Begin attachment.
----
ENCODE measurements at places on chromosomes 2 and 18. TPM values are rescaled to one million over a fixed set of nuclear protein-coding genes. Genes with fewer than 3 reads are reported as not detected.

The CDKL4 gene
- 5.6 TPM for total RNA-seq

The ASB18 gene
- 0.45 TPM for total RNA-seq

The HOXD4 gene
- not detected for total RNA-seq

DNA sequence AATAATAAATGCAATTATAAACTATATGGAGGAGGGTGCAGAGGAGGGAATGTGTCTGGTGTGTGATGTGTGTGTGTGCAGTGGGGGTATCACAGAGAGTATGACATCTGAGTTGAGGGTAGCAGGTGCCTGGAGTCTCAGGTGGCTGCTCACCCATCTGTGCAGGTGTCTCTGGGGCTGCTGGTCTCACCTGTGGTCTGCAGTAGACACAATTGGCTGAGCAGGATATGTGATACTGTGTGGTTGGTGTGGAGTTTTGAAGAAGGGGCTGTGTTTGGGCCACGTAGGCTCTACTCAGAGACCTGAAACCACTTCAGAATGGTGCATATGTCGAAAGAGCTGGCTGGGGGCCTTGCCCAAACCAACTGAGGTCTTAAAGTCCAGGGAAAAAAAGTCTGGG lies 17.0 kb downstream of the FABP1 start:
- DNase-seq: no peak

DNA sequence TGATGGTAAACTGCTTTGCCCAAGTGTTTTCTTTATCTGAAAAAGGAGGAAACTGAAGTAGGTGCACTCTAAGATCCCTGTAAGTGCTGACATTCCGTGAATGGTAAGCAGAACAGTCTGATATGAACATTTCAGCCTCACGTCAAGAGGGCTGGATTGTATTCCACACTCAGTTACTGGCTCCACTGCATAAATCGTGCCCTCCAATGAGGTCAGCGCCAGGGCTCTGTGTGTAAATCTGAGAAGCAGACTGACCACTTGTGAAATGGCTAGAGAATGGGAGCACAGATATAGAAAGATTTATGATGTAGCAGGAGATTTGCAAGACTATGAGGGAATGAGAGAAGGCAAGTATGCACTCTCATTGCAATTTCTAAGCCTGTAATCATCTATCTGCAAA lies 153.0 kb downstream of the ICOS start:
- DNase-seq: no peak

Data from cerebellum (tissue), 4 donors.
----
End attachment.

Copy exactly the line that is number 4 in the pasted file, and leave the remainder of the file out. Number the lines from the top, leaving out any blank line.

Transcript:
The ASB18 gene